Profit margins are crucial to running a successful business. In a competitive market when costs are higher than usual, it’s important to keep an eye on them.
You already know that diesel fuel prices are high. According to the U.S. Energy Information Administration July 25, 2022, a gallon of diesel in June 2022 cost $5.75. Of that $5.75, crude oil accounts for 47%, refining 29%, distribution and marketing 14% and taxes 10%.
The following table shows a few of the prices recorded July 25, 2022, along with the one-year price change. Gas and diesel are listed so you can see how much more expensive diesel is than gas and how much bigger the price hike is for diesel. Also, although Kentucky isn’t on the coast, it’s often grouped with east-coast states. Regardless, truckers travel everywhere in the continental U.S. and sometimes into other countries such as Canada or Mexico. They are likely to encounter a wide range of prices.
Semi-trucks have a capacity of 120-150 gallons. Experts recommend filling up to 95% of the total fuel capacity and never going below 25%. That means someone filling the tank when it is 25% full would need to buy 84-105 gallons of diesel and (if you use the U.S. average reported for July 25, 2022, and round down) spend more than $440-$550. Multiplying the number of gallons by the one-year increase for diesel, the cost is more than $160-$200 over what the same fuel would have cost a year earlier.
Regularly repeat the process — which must be done as part of the cost of doing business — and watch the profit margins go down. Alternatively, you can use the following techniques to improve your gas mileage, compensate for higher prices and increase profit margins.
Train Drivers About Efficient Driving Techniques
Acceleration: Since acceleration burns extra fuel, driving at a constant speed and avoiding acceleration as much as possible saves fuel. Strongly consider cruise control or adaptive cruise control, or anticipate acceleration points and accelerate as smoothly as possible. There’s a side benefit to avoiding surges of acceleration: it is easier on the engine.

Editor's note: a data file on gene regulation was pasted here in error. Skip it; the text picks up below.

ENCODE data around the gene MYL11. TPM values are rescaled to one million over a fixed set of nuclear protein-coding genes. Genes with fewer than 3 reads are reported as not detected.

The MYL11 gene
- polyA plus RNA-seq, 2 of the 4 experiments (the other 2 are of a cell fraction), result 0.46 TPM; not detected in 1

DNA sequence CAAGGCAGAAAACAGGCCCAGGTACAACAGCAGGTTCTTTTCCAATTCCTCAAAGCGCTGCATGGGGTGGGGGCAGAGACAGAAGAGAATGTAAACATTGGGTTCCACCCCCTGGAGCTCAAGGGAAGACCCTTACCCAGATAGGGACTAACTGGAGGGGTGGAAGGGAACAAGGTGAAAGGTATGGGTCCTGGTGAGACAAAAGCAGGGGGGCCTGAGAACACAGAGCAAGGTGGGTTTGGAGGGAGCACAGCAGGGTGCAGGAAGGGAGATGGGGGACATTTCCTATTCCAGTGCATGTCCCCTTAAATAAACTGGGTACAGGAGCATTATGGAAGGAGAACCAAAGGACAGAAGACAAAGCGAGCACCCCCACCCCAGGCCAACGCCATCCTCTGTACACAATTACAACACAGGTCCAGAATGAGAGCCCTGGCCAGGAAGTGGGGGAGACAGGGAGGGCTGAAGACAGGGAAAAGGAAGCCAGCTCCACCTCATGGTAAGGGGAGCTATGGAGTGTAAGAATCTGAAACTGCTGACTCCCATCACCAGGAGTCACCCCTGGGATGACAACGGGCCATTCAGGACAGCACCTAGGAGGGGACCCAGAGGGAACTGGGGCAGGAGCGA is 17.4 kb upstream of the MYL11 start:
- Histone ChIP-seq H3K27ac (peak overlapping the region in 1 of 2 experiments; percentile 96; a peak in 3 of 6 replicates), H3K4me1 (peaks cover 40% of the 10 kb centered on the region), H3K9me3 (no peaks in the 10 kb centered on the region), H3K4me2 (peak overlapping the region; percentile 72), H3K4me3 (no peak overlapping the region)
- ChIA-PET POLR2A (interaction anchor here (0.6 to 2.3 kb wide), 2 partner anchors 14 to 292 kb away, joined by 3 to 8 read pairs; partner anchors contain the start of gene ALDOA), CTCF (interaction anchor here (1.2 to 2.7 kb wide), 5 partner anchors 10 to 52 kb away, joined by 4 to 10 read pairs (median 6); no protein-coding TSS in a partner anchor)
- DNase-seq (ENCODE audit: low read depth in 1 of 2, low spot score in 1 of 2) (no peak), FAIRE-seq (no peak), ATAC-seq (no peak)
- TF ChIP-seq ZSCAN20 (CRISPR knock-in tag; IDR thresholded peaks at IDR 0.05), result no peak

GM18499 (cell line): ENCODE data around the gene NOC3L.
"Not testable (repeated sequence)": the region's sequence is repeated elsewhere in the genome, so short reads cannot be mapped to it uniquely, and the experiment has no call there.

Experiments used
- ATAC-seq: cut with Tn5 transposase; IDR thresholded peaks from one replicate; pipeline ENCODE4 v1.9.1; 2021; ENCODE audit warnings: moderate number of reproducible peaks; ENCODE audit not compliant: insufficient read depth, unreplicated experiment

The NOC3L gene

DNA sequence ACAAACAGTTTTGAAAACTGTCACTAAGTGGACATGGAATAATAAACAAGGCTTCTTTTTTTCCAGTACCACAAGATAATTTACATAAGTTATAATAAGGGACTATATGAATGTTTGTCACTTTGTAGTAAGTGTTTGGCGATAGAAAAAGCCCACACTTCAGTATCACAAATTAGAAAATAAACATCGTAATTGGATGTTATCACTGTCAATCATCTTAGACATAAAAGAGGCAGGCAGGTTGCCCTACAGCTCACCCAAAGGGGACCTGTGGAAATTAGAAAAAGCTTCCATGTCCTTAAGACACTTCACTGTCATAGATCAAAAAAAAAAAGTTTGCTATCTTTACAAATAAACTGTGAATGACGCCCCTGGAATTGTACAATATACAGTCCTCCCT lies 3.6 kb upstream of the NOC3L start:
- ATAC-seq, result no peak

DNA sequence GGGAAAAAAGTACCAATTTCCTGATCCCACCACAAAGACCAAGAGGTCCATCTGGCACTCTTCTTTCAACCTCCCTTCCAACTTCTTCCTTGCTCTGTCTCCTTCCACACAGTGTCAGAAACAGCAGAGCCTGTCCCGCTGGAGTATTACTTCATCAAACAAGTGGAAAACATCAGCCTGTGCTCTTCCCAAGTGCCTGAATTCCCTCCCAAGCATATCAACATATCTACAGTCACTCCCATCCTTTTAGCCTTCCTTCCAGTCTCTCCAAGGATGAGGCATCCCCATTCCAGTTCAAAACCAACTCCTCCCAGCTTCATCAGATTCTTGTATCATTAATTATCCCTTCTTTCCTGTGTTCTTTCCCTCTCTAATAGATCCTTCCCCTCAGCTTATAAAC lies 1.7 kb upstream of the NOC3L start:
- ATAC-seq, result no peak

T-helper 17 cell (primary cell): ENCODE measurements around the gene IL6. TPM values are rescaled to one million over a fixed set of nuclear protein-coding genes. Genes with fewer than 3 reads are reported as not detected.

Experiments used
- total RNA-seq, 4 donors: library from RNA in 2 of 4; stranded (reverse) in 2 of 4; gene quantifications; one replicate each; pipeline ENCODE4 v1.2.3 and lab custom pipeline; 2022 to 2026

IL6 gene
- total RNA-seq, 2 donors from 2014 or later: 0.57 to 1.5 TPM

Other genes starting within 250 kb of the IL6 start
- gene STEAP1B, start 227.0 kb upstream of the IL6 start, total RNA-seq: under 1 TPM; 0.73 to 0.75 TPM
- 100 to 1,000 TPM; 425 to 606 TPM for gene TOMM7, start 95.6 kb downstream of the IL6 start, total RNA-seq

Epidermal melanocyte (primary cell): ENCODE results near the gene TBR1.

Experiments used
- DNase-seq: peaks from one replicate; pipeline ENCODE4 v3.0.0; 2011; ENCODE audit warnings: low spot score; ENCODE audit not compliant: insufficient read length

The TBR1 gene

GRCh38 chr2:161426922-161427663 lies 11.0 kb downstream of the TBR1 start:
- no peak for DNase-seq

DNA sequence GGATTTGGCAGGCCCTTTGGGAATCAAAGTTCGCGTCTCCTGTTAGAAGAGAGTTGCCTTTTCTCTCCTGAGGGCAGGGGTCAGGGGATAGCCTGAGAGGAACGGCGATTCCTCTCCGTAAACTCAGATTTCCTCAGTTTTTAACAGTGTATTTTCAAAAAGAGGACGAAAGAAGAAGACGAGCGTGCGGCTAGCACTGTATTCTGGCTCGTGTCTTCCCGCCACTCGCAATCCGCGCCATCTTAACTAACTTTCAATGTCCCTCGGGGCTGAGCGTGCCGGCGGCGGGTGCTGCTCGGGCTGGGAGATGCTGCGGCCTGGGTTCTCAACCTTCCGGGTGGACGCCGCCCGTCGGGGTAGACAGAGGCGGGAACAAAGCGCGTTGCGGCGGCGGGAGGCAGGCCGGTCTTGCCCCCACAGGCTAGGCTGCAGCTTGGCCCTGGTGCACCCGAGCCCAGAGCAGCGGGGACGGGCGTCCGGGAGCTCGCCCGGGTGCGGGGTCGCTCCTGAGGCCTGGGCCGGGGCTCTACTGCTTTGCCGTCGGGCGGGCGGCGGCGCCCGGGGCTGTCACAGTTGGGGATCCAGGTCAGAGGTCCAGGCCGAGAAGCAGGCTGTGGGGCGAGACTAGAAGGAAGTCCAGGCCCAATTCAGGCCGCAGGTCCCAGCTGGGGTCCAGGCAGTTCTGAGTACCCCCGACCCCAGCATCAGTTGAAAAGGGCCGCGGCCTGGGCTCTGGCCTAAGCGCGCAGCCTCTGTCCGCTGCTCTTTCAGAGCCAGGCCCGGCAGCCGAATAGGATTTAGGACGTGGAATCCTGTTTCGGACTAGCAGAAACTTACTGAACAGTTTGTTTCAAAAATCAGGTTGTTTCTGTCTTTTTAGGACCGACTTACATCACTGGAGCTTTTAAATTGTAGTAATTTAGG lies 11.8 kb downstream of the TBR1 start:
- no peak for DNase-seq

Braking: Do what you can to avoid frequent, continuous braking. You lose energy every time you brake. Instead, maintain a good distance between your vehicle and whatever is ahead of you, and try to anticipate the need for slowing down. Also, pay attention to changing road conditions to avoid surprises.
Shifting: If you have to shift manually, you burn extra fuel every time because the RPMs increase. Minimize shifting, and when you do shift, try to shift while the RPMs are still low.
Speed: Once you reach over 60 mph, you use a tenth of a gallon more for every hour and every mile you drive. The fuel economy improves by 27% if a driver travels at 65 mph instead of 75 mph.
Idling: If you can reduce idling by 10% annually, you will improve fuel economy by 1%.
Invest in the Right Equipment
Check out the truck specs and buy trucks suited to the loads they haul. Invest in engines with high horsepower for heavy loads or use on rough terrain. And engines are easier on fuel if you haul lighter loads.
Telematics systems improve communication and can help you coordinate between drivers and fleet managers. The information you gain will give you information to reduce wasted fuel. For example, it can monitor drivers and emissions, verify fuel purchases and give you valuable feedback about truck operations.
EVs and hybrids can reduce fuel costs dramatically. There’s a big national push toward electrification; if you buy new equipment, consider what else is available besides a diesel engine.
Know and Maintain the Equipment
Preventive maintenance saves fuel. In addition to maintaining the engine, be sure to include the following:
- All engines have a sweet spot for the most efficient running speed. Find the correct RPM and drive accordingly.
- Regularly check any aerodynamic equipment to ensure nothing is dangling, dented, ripped or torn. Look at the tractor-to-trailer gap, too. Minimize it. Underbody trailer skirts can also help because they reduce wind drag during highway travel.
- Check the tire pressure regularly, especially since it is affected by hot or cold weather. Underinflated tires reduce fuel efficiency. If the tire pressure is 10 psi under what it should be, fuel consumption will be 0.5-1.0% higher.
- Monitor the diesel exhaust fuel. The exhaust will tell you whether the engine is working efficiently. Inefficient engines burn more fuel.
- Please pay attention to engine fault codes and deal with them promptly.
Before starting any road trip, map out the shortest route with the fewest stops. Also, pay attention to when you might encounter rush-hour traffic.
Check Gas Purchases
Make sure to monitor all fuel purchases made for each vehicle.
Diesel prices are high and experts agree these prices are here to stay for the near future. Consider some of the tips mentioned to achieve maximum use from every last drop of fuel purchased.